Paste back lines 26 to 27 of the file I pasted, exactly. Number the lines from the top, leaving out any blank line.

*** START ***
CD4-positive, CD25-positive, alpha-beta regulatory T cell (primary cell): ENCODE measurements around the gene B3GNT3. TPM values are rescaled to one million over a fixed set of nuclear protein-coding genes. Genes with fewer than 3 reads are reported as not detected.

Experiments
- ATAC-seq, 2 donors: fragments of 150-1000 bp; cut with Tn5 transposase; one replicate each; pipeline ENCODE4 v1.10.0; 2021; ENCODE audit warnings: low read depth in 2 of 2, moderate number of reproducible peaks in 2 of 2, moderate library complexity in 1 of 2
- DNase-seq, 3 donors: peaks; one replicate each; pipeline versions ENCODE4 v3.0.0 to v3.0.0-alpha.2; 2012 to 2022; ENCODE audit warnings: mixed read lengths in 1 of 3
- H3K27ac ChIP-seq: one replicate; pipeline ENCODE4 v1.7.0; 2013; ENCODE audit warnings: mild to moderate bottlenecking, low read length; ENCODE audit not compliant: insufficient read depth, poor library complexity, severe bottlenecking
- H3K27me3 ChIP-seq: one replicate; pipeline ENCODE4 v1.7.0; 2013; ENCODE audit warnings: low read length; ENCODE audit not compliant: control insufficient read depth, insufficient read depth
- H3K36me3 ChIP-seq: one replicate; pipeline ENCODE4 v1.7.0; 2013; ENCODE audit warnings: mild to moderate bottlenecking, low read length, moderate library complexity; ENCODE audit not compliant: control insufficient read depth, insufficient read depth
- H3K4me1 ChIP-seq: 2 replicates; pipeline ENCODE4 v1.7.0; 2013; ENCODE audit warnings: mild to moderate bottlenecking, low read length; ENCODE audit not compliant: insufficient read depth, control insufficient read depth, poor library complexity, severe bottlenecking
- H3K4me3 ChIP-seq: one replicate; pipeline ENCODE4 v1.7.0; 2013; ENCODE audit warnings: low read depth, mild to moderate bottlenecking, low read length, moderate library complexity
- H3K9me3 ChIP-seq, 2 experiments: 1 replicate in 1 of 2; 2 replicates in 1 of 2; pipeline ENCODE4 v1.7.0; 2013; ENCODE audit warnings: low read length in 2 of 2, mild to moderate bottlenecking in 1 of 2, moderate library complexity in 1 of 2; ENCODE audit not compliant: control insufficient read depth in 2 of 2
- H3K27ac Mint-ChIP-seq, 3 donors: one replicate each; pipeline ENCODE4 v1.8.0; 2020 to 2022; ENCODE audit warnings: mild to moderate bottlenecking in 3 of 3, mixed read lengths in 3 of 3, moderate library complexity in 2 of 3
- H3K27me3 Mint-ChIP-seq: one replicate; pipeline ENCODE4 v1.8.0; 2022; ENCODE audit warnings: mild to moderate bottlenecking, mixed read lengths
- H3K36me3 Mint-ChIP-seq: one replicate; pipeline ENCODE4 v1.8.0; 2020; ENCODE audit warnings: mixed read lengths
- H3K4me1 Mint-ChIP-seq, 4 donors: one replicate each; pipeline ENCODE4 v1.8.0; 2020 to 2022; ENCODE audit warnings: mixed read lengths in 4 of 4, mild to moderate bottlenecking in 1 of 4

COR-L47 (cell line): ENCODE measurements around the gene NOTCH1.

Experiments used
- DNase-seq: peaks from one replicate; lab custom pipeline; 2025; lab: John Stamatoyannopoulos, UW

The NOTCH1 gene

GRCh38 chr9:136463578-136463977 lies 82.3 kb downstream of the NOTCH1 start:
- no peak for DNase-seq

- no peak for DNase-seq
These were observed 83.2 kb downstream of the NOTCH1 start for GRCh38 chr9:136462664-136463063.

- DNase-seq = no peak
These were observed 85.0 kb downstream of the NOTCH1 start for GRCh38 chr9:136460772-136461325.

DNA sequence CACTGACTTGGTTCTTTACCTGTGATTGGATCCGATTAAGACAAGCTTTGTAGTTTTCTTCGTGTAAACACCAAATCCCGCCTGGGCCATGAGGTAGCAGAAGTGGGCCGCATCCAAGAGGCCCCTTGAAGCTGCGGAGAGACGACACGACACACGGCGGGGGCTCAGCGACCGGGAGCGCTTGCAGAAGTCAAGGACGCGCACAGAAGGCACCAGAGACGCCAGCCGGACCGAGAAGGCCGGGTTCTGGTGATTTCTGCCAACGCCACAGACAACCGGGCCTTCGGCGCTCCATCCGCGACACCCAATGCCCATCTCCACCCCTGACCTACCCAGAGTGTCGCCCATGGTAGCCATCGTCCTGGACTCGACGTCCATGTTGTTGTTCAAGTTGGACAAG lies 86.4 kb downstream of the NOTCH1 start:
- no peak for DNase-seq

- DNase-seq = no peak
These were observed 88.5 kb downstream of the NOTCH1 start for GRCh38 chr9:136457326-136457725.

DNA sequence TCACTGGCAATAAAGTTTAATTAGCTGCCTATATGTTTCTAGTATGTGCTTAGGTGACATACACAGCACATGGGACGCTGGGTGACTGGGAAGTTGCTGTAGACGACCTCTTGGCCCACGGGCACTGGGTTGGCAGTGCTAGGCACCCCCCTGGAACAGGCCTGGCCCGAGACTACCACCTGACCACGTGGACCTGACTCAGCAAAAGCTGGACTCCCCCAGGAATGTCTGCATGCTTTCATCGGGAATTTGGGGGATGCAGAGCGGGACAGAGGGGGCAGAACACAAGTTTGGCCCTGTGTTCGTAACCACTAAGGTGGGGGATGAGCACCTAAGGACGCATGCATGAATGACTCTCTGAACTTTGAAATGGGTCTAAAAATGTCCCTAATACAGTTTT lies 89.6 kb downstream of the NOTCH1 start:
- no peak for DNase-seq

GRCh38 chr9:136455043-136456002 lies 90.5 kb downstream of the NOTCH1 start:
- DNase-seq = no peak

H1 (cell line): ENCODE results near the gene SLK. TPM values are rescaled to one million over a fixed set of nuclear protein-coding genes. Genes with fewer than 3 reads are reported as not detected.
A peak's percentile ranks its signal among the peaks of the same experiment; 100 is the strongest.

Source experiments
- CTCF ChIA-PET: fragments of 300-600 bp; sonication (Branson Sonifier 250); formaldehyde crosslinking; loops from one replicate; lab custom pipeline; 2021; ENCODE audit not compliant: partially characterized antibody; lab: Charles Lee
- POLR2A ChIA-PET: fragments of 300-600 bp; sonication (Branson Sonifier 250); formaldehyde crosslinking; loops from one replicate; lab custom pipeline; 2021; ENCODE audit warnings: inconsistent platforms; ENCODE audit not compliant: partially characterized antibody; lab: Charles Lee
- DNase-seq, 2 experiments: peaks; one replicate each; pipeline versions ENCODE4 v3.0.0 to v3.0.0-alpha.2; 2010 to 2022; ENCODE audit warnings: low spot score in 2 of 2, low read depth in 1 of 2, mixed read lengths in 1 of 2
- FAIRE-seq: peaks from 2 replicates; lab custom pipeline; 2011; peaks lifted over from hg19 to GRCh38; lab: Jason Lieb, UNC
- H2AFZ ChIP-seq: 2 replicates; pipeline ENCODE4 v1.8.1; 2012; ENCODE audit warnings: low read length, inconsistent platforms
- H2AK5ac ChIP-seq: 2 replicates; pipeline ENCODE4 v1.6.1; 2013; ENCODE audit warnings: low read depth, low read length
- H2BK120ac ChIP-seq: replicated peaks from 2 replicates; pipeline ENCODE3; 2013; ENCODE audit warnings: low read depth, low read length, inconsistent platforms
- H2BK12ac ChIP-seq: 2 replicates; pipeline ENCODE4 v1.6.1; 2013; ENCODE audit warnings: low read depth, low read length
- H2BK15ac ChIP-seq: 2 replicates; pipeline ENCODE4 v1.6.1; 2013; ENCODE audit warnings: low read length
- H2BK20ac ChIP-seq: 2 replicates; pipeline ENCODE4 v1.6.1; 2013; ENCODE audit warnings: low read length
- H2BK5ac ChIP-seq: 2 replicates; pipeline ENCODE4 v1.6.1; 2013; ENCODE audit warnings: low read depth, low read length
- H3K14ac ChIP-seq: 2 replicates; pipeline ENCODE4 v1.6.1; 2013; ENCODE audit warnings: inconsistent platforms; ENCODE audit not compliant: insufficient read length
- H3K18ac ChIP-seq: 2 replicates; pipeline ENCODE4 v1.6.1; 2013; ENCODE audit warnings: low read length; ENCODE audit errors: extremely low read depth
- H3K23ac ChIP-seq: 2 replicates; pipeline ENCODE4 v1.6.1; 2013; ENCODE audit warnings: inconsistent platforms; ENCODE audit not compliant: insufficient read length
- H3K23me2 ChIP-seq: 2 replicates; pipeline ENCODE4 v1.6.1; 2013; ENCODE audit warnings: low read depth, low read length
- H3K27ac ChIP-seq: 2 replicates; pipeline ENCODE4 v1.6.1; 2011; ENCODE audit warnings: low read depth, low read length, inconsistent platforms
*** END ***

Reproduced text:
- no peak for DNase-seq

- DNase-seq = no peak